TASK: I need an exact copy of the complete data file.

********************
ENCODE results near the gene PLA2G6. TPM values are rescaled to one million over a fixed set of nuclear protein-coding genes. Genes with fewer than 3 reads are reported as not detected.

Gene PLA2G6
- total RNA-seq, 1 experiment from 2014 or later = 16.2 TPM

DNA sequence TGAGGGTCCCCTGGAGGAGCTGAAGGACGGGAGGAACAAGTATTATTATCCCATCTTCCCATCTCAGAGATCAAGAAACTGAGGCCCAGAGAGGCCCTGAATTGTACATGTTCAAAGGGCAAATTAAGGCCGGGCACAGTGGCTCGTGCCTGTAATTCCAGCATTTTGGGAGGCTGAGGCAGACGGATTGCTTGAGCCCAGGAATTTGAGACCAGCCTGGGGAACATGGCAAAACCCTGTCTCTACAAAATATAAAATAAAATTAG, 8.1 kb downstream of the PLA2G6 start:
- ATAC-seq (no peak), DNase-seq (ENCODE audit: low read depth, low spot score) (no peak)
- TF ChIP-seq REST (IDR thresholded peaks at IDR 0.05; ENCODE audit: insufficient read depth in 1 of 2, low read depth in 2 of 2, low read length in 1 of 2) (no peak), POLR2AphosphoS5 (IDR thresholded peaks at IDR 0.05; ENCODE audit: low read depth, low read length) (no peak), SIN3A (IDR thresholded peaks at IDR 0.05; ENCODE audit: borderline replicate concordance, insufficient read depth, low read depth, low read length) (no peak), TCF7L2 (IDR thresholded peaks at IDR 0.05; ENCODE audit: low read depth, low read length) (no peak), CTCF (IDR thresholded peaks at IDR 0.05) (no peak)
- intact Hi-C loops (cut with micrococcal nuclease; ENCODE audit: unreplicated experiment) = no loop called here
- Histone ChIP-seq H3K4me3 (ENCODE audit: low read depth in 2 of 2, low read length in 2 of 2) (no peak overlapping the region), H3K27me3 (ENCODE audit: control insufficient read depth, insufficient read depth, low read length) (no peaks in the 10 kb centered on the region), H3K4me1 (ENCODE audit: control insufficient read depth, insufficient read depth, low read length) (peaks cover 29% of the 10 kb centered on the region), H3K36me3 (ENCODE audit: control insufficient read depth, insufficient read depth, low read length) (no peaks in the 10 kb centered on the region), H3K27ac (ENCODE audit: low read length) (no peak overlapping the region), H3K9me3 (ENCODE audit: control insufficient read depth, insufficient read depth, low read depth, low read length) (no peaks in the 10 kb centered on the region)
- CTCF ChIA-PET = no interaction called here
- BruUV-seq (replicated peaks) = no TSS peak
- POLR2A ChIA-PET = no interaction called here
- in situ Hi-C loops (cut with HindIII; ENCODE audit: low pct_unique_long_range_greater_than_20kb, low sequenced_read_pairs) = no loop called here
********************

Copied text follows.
ENCODE results near the gene PLA2G6. TPM values are rescaled to one million over a fixed set of nuclear protein-coding genes. Genes with fewer than 3 reads are reported as not detected.

Gene PLA2G6
- total RNA-seq, 1 experiment from 2014 or later = 16.2 TPM

DNA sequence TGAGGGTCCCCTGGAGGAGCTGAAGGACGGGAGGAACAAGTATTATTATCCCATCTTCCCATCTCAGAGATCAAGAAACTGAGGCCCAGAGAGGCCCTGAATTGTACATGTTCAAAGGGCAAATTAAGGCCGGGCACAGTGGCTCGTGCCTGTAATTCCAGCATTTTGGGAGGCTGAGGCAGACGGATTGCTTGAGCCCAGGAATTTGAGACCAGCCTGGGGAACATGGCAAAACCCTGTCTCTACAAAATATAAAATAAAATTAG, 8.1 kb downstream of the PLA2G6 start:
- ATAC-seq (no peak), DNase-seq (ENCODE audit: low read depth, low spot score) (no peak)
- TF ChIP-seq REST (IDR thresholded peaks at IDR 0.05; ENCODE audit: insufficient read depth in 1 of 2, low read depth in 2 of 2, low read length in 1 of 2) (no peak), POLR2AphosphoS5 (IDR thresholded peaks at IDR 0.05; ENCODE audit: low read depth, low read length) (no peak), SIN3A (IDR thresholded peaks at IDR 0.05; ENCODE audit: borderline replicate concordance, insufficient read depth, low read depth, low read length) (no peak), TCF7L2 (IDR thresholded peaks at IDR 0.05; ENCODE audit: low read depth, low read length) (no peak), CTCF (IDR thresholded peaks at IDR 0.05) (no peak)
- intact Hi-C loops (cut with micrococcal nuclease; ENCODE audit: unreplicated experiment) = no loop called here
- Histone ChIP-seq H3K4me3 (ENCODE audit: low read depth in 2 of 2, low read length in 2 of 2) (no peak overlapping the region), H3K27me3 (ENCODE audit: control insufficient read depth, insufficient read depth, low read length) (no peaks in the 10 kb centered on the region), H3K4me1 (ENCODE audit: control insufficient read depth, insufficient read depth, low read length) (peaks cover 29% of the 10 kb centered on the region), H3K36me3 (ENCODE audit: control insufficient read depth, insufficient read depth, low read length) (no peaks in the 10 kb centered on the region), H3K27ac (ENCODE audit: low read length) (no peak overlapping the region), H3K9me3 (ENCODE audit: control insufficient read depth, insufficient read depth, low read depth, low read length) (no peaks in the 10 kb centered on the region)
- CTCF ChIA-PET = no interaction called here
- BruUV-seq (replicated peaks) = no TSS peak
- POLR2A ChIA-PET = no interaction called here
- in situ Hi-C loops (cut with HindIII; ENCODE audit: low pct_unique_long_range_greater_than_20kb, low sequenced_read_pairs) = no loop called here